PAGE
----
One US manager hit the headlines recently in the business word when he announced that he had an innovative new way of checking up on the people who had applied to work with his company – checking up on their Uber rating. A manager at an investment firm looked at the rating given to customers by Uber drivers, justifying his decision by saying that people who treat strangers like Uber drivers well are more likely to treat their colleagues and customers well too. But did this innovative tactic pay off?


Problems with the Uber Algorithm

You can see the logic in the manager’s approach. However, there are a few drawbacks with using something like an Uber rating to decide which candidates to invite to interview, or even which person to hire. There are also other factors which could affect how someone is rated as an Uber customer, apart from how reliable and friendly they are. Women have reported low ratings from male drivers who made advances towards them and were rejected, for example. People who have only used the app a couple of times and had a bad experience may have a low rating through no fault of their own. Although this idea of using an algorithm to shortlist applicants might seem quick and easy, it certainly has its drawbacks.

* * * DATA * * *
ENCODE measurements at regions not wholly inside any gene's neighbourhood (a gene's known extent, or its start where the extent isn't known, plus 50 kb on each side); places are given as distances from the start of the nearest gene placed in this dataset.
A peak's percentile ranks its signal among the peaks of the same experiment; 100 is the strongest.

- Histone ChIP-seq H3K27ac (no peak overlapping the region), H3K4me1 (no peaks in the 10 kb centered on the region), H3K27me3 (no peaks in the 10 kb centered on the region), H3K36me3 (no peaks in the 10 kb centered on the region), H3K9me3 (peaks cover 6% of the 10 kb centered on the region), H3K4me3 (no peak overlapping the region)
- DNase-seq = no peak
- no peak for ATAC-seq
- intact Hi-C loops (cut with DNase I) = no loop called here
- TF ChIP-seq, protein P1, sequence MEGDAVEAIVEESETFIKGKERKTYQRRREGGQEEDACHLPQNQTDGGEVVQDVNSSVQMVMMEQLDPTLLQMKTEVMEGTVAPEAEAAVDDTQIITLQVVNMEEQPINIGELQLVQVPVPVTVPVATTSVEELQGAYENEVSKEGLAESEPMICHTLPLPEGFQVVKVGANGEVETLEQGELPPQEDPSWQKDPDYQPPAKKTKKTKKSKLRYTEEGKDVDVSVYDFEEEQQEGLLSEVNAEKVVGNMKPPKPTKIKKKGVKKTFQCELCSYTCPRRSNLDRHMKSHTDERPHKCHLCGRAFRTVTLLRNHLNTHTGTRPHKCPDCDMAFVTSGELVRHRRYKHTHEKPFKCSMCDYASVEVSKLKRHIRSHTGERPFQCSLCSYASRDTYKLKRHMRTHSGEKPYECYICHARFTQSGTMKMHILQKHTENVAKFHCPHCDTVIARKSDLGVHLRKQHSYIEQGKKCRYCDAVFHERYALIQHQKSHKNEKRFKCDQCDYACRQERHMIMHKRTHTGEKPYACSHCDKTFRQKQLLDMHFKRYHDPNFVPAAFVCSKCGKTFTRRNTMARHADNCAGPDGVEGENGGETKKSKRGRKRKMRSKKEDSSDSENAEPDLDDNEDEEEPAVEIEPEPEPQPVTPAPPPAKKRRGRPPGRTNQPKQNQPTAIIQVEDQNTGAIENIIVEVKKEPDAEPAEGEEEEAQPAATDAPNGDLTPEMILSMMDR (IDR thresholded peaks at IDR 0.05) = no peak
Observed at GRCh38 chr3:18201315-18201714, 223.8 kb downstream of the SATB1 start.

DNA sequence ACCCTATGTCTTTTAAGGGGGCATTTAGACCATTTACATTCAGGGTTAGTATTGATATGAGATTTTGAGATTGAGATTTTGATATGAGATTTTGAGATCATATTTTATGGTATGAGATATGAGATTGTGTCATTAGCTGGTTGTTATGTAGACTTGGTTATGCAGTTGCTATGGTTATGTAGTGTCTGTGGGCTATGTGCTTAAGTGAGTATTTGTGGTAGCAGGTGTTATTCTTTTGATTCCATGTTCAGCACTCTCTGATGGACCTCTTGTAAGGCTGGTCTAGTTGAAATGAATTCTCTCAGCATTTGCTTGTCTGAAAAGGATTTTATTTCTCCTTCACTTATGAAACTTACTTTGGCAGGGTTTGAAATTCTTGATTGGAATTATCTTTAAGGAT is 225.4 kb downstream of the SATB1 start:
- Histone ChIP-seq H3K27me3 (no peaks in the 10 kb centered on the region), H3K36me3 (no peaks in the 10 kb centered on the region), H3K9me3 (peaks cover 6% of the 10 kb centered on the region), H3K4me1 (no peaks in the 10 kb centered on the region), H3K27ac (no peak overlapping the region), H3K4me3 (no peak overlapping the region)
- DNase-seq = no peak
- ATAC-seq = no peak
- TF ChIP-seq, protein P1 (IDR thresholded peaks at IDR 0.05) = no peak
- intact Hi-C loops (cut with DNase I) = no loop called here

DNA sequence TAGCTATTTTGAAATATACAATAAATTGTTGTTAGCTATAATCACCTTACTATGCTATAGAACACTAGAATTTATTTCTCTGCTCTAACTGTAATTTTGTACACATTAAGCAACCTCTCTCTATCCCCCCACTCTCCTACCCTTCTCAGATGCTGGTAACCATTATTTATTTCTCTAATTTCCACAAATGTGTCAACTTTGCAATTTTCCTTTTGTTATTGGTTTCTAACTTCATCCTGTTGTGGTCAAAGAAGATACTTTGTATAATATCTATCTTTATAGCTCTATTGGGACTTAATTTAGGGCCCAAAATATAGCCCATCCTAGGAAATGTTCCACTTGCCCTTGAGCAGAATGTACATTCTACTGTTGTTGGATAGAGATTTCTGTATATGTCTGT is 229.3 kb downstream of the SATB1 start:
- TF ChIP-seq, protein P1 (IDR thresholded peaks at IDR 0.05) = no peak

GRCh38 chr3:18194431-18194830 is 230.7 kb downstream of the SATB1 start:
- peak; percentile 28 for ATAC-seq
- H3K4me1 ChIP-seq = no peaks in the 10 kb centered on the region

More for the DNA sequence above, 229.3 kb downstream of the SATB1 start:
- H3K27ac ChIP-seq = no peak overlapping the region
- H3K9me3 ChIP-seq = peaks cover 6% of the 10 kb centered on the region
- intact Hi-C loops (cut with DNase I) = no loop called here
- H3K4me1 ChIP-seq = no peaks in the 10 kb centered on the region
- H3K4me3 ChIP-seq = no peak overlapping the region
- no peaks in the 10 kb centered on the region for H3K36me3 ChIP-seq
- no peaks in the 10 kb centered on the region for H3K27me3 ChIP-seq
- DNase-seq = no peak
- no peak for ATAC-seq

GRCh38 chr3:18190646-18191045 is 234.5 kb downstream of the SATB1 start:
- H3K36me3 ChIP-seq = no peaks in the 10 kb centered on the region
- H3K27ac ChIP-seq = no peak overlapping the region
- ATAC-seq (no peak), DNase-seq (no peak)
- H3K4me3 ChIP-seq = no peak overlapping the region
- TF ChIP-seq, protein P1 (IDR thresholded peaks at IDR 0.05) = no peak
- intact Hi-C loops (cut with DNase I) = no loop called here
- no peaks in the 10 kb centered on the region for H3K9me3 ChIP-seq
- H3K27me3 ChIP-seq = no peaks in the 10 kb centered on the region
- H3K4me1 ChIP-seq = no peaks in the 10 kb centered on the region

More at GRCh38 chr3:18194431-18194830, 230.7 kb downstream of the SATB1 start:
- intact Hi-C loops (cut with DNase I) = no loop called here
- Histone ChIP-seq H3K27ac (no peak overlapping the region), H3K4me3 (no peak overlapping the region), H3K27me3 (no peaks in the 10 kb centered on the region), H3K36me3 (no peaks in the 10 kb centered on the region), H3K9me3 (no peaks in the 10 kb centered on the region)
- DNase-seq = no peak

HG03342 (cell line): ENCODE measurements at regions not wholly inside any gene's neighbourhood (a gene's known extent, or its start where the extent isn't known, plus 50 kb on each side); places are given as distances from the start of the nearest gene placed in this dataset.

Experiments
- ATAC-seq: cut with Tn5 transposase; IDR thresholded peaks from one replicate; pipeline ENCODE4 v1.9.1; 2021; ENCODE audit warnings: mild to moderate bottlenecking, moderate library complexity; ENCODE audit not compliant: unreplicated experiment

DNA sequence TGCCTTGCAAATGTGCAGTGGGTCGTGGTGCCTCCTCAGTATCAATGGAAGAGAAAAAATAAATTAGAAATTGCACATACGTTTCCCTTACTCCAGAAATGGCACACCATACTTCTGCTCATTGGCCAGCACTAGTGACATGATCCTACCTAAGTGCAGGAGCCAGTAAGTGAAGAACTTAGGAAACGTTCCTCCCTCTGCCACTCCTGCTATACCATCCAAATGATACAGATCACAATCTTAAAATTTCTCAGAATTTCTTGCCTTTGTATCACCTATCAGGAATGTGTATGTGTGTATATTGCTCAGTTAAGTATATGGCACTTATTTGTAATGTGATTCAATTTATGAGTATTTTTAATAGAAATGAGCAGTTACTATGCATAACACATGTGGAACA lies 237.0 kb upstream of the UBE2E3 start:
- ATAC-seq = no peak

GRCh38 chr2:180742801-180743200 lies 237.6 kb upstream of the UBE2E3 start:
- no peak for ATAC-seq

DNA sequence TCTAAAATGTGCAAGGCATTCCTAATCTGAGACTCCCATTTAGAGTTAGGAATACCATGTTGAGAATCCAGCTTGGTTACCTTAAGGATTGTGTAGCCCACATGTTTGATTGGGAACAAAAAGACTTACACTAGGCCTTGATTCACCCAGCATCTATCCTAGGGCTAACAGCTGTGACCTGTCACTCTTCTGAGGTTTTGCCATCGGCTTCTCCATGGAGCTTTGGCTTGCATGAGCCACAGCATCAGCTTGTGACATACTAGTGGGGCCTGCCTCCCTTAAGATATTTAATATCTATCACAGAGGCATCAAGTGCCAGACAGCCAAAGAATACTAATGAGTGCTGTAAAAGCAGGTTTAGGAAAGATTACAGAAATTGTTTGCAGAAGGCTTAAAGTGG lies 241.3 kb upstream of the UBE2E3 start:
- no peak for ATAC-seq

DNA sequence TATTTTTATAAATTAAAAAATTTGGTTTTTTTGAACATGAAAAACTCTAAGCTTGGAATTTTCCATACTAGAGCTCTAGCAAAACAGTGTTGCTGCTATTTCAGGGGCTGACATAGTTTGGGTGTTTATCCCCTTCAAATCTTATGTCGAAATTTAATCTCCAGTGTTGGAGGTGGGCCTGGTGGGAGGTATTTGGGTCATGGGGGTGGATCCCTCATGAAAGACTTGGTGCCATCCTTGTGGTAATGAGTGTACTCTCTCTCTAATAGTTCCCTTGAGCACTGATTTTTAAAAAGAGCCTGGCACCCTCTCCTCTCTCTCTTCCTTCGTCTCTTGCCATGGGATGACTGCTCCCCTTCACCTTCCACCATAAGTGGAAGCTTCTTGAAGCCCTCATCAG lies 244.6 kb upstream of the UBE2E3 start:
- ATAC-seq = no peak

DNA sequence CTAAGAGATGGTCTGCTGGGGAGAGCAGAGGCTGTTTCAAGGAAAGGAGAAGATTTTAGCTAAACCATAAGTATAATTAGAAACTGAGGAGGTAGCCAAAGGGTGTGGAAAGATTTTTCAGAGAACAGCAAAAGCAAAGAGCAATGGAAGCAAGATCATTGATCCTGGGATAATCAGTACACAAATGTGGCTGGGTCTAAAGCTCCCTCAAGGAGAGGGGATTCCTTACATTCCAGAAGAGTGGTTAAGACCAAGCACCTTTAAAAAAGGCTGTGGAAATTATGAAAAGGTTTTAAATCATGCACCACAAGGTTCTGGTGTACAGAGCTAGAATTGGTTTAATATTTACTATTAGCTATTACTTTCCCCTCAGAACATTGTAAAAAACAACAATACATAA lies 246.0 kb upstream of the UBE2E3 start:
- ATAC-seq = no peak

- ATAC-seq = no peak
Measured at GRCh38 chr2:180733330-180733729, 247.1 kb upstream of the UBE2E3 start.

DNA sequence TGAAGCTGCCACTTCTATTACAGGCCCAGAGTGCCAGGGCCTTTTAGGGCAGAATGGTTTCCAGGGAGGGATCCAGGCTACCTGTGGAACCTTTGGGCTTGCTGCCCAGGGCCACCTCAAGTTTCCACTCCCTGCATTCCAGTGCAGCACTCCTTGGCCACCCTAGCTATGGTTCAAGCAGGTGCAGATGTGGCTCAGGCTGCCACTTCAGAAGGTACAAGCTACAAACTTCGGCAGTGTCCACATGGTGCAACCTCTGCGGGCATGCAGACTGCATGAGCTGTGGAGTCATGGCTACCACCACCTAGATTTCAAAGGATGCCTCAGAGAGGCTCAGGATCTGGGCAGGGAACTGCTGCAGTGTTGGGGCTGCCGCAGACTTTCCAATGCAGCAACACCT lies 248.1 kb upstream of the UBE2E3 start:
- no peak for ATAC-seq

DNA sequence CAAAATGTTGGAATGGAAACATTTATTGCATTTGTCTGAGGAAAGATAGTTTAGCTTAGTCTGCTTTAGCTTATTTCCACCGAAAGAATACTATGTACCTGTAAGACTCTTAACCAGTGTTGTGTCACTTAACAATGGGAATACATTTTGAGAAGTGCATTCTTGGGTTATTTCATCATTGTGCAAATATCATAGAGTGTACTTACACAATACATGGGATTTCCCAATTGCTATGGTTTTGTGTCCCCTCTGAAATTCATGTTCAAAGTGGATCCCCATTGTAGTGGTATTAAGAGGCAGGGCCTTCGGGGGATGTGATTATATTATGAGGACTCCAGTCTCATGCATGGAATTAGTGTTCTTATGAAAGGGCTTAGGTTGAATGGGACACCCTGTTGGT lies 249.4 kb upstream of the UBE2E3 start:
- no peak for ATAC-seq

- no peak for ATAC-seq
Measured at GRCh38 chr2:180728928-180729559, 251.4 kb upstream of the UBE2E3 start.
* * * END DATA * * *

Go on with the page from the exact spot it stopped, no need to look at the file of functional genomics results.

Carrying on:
Smart Algorithms

Other companies using artificial intelligence to help with their recruitment aren’t relying on something as raw as the Uber rating. Algorithms and computer programs are used in conjunction with standard, tried and tested screening methods such as face to face interviews or psychometric testing. Algorithms can be used at the early stages of the process though, to scan through online applications for key phrases or qualifications, or to crawl through social media profiles to flag up anything which may be of concern.


But Does it Work?

Many management experts believe that employers are only doing half a job when it comes to checking up on candidates using computer technology and algorithms. There has been very little research into whether using a computer program to filter recruits or analyse interview body language actually works. Does using this technology mean you get better employees than doing things in the old-fashioned way? Algorithms and technology can be expensive, and arguably, the money could be better spent by hiring an admin assistant to fact check applicant CVs and screen them manually.


Can You Beat the Algorithm?

As an applicant, knowing you will be screened by a computer is daunting. Is it possible to succeed and beat the computer? The trouble is that you are never totally sure which keywords or phrases the algorithm is looking for in your application. The best advice is to make sure you use the language and phrases in the job advert rather than your own words. For example, if an advert states a requirement for “a professional qualification in marketing”, make sure you use that phrase somewhere in your application.